See What They Don’t Want You To Know! Electrocution Risk From Common Device

Millions of people use cell phones. We rely on them for many of our day to day activities; checking our work email, calling our spouse, or playing our favorite app. Time Magazine reported “a study recently released by Deloitte found that Americans collectively check their smartphones 8 billion times a day.”

Each of those 8 billion times the phones are checked it is under the assumption that it is safe. Consumers often don’t think about safety and reliability of everyday items because responsibility is put solely on the manufacturer. Recent events should make the consumer think otherwise.

Reuters reported:

“Madison Coe, 14, from Lubbock, Tex., died at her father’s home in New Mexico on July 8 while taking a bath. Coe’s family told local news her cellphone had fallen into the bathtub and she had a burn mark on her hand. The medical examiner has yet to rule on the official cause of death, but authorities said in a news release that ‘initial evidence shows signs consistent with electrocution.’”

TheWashington Post reported:

“Lovington police confirmed that a cellphone, a charging cord and an extension cord were found by the bathtub, reported the Associated Press. The U.S. Consumer Product Safety Commission told USA today that it is investigating the incident”. Young Madison was using a “Samsung edge plus” when she was found in the bathtub.

Although it is not reported if Madison was using an official charger or not, many Americans don’t and opt to buy knock-off brands at a discounted price. This poses a serious hazard for consumers. Samsung and Apple explicitly warn against this danger.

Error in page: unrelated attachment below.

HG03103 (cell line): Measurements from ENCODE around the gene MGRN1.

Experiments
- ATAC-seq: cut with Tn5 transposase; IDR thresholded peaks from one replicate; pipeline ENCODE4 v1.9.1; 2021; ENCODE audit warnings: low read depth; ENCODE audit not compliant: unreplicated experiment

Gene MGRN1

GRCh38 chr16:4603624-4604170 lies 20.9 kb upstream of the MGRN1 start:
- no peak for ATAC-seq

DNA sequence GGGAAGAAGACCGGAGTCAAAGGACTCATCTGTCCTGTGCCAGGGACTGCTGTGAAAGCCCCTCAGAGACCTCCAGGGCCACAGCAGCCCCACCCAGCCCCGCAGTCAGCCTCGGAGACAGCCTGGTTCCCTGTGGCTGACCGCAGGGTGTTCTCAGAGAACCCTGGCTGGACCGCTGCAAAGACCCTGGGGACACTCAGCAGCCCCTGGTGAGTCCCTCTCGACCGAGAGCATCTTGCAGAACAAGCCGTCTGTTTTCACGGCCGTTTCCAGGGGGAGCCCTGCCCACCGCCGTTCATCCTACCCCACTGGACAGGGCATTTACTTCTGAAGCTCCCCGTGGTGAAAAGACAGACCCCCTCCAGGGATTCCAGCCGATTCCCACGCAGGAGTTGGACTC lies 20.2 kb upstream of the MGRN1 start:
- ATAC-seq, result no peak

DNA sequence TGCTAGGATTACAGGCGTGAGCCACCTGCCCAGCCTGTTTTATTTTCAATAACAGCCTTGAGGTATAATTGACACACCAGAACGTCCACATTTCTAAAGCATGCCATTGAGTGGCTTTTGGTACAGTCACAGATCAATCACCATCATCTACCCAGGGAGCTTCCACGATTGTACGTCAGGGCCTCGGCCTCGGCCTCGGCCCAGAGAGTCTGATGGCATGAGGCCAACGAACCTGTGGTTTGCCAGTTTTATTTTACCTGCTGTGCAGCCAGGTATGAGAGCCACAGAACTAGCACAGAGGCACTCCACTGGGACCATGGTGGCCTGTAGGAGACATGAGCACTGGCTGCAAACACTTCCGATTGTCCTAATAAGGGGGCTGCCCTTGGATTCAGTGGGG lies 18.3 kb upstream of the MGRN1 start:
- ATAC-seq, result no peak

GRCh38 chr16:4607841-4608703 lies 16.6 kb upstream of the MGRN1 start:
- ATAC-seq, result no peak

Coventry Telegraph reported “Out of 400 counterfeit Apple chargers purchased from online suppliers around the world, a hefty 397 failed a basic safety test.”

Samsung Health and Safety and Warranty Guide read, “Misuse or use of incompatible phones, batteries, and charging devices could result in damage to the equipment and possible risk of fire, explosion, or leakage leading to serious injuries, damage to your phone, or other serious hazards.”

Forbes also warns to take heed in the following report:

“Apple purchased over 100 iPhone devices, chargers and Lightning cables listed as genuine by other Amazon.com suppliers and determined that a majority of the products were fake and risky. These products can be dangerous because it could cause fires or cause deadly electric shocks to consumers even in normal use due to “inadequate electrical insulation.”

Scott Wolfson, Communications Director for the U.S. Consumer Product Safety Commission, stated, “We have seen very few incidents related to shock or electrocution (involving cell phones).”

There have been some cell phone electrocution cases that have caught the media’s eye over the past few years. Ma Ailun, 23, died in China while answering heriPhone5after getting out of the bath while it was plugged in, reported by China’s Xinhua News Agency.

Evgenia Sviridenko, 24, died of electrocution after taking her phone into the bathtub reported Mirror. This occurred only days after “a 16-year-old girl died in Russia’s Bashkortostan Republic after taking her charging phone into the bathroom as she was taking a shower.”

“Very few” electrocutions are enough to rethink product safety and how we handle our cellular devices. Follow these simple steps to prevent injury and death.

  • Make sure that you are using the charger that came with your device.
  • Do not take any electrical device that is plugged in near water.
  • Leave your cell phone in a cool place. If a phone is left in excessive heat like the sun or in a vehicle on a hot day the battery could overheat, causing smoke, fire, or explosion.
  • Be cautious about using extension cords because these increase risk of electric shock.

Technology is often taken for granted and is a powerful force to reckon with. We are responsible for using technological tools in a safe manner and to read the manuals and warnings ahead of time.

“This is such a tragedy that doesn’t need to happen to anyone else,” Madison’s grandmother told KCBD-TV. “And we want something good to come out of this as awareness of not using your cellphone in the bathroom as it is plugged in and charging.”

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